Sometimes the personal circumstances of a seller changes, and it is necessary to temporarily stop marketing a home. If this happens, your REALTOR® will help you fill out a Hold Action Form. This form tells other REALTORS® who have access to your listing through the MLS® system that you wish to delay the sale of your home.

Property Disclosure Statement (PDS):
A seller is legally responsible to provide accurate information about the property they are selling. This includes all knowledge about the property, defects about which the owner is aware, and any upcoming expenses (such as special assessments in strata-titled properties). This information is provided on the Property Disclosure Statement form, and is filled out by the seller. The REALTOR® is not permitted to fill out the PDS on behalf of the seller.

Answers on the PDS must be correct and complete. The buyer will rely on this information if they decide to purchase the property, and any incorrect or incomplete information can make the seller liable. The PDS does not cover every aspect of the property, and the buyer must still make their own inquiries. The buyer can also hire an independent, licensed inspector.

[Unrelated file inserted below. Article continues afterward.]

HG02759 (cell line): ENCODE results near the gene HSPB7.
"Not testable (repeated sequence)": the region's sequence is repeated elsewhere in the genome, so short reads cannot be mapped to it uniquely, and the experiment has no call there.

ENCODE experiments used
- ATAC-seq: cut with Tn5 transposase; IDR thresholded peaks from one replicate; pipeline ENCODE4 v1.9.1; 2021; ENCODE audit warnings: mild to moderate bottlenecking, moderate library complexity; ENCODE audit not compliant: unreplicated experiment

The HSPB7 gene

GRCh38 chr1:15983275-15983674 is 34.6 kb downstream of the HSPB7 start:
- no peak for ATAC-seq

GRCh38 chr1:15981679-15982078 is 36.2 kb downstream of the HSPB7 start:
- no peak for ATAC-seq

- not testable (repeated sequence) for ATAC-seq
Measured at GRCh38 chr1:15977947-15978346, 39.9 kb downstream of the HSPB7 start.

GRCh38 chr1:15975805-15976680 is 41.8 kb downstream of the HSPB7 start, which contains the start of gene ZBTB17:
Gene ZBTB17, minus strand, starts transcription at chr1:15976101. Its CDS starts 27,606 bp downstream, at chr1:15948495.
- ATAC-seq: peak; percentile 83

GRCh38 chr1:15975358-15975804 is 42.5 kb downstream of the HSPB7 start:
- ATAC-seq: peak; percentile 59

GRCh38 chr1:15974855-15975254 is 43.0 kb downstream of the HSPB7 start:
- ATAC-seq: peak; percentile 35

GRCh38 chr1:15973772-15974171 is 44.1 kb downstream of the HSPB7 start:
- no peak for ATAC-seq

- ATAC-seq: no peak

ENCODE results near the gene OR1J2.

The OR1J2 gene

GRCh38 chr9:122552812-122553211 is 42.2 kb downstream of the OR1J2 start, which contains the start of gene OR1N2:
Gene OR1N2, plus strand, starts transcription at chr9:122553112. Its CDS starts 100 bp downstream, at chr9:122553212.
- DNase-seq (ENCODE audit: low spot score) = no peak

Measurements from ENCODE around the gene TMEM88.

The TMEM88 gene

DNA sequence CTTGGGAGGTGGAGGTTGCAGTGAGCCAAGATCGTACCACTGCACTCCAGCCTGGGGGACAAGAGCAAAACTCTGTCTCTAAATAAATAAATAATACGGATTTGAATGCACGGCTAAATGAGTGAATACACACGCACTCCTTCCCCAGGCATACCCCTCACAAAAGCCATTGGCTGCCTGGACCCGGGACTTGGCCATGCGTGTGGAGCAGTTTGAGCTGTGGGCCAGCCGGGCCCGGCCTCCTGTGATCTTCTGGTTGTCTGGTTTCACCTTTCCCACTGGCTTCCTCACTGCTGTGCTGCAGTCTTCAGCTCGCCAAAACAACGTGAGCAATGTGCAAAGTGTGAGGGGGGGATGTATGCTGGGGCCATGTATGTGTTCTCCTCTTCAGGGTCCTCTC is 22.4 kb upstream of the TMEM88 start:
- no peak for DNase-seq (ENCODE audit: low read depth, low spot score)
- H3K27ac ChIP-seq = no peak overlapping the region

Limited Dual Agency Agreement:  
When an agent represents a buyer and a seller in a single transaction, it’s necessary to complete a Limited Dual Agency Agreement. This form gives an agent authorization to represent both parties in a limited capacity, while maintaining both parties' confidences regarding motivation, negotiating positions and personal information (unless either party gives the agent written permission to disclose such information).

This form is also used when two salespersons from the same company are involved.

Contract of Purchase and Sale:
The Contract of Purchase and Sale standard form is the basic contract signed by the parties (the sellers and the buyers). It outlines every aspect of the transaction, including the price, the terms and conditions, the dates, the inclusions and exclusions, the handling of existing tenancies, the deposit and increase (where applicable) and other legal matters as described in the preprinted contract and added as clauses.

Addendum (With Printed Clauses):